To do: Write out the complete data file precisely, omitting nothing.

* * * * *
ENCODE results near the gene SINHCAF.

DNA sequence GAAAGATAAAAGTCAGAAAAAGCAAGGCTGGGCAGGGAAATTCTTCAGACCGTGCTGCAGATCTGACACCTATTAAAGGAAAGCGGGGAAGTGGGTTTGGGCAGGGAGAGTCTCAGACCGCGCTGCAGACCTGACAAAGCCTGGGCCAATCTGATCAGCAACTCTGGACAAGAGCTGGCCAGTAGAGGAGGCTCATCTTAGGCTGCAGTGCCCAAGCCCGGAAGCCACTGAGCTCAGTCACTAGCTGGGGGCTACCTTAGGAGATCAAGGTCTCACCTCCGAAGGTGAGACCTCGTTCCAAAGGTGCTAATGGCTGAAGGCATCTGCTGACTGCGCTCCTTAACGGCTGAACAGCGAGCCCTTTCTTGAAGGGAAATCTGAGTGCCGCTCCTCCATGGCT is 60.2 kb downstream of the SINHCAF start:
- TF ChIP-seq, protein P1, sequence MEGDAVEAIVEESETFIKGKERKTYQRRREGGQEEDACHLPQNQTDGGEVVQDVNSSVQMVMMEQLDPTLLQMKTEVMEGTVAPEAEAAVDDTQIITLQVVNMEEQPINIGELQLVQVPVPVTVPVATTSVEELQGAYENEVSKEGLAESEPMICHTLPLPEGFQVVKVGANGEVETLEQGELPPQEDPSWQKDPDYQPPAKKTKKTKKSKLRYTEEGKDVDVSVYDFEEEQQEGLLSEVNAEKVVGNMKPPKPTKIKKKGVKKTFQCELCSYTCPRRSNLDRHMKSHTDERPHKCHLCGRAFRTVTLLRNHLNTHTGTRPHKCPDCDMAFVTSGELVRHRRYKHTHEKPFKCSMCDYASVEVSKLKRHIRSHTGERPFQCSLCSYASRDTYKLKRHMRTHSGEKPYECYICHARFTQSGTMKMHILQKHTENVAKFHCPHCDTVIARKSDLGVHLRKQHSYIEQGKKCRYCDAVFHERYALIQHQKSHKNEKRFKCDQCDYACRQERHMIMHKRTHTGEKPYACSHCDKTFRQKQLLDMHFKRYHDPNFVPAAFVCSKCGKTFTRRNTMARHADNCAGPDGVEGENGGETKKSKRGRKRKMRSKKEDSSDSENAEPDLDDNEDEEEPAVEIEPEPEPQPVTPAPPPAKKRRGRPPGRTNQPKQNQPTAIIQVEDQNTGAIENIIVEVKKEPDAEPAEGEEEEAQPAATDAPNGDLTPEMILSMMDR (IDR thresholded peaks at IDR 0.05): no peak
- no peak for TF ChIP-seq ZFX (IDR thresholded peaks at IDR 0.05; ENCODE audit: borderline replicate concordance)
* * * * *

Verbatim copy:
ENCODE results near the gene SINHCAF.

DNA sequence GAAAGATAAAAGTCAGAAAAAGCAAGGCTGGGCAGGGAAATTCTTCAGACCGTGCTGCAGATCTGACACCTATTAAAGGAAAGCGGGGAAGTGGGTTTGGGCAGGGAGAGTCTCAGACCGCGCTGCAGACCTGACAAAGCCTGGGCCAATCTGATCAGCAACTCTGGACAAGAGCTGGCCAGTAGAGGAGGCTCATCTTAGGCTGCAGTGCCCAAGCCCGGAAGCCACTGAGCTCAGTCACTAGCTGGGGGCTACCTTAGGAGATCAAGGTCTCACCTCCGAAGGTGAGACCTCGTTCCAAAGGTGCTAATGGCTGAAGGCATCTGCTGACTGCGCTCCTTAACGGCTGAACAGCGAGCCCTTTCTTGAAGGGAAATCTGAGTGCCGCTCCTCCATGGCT is 60.2 kb downstream of the SINHCAF start:
- TF ChIP-seq, protein P1, sequence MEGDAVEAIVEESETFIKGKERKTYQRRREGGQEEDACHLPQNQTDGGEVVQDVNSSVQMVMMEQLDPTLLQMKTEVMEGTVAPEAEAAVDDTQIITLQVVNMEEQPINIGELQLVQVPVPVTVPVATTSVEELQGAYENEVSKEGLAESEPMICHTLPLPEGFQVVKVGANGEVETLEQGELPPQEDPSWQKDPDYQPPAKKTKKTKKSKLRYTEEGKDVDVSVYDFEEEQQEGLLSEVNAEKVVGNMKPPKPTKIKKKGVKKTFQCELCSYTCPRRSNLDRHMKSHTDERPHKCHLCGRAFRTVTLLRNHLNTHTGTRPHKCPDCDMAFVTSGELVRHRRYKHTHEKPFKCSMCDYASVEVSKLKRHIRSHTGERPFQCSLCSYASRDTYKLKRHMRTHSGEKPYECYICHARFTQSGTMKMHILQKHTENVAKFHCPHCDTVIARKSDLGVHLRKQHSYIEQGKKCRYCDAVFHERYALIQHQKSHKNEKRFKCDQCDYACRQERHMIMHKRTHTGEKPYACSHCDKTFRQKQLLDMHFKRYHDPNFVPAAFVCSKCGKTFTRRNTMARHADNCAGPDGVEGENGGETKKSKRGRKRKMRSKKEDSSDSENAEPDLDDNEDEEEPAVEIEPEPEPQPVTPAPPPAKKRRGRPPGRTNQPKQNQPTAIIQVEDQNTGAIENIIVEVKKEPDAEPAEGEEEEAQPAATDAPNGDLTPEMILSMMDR (IDR thresholded peaks at IDR 0.05): no peak
- no peak for TF ChIP-seq ZFX (IDR thresholded peaks at IDR 0.05; ENCODE audit: borderline replicate concordance)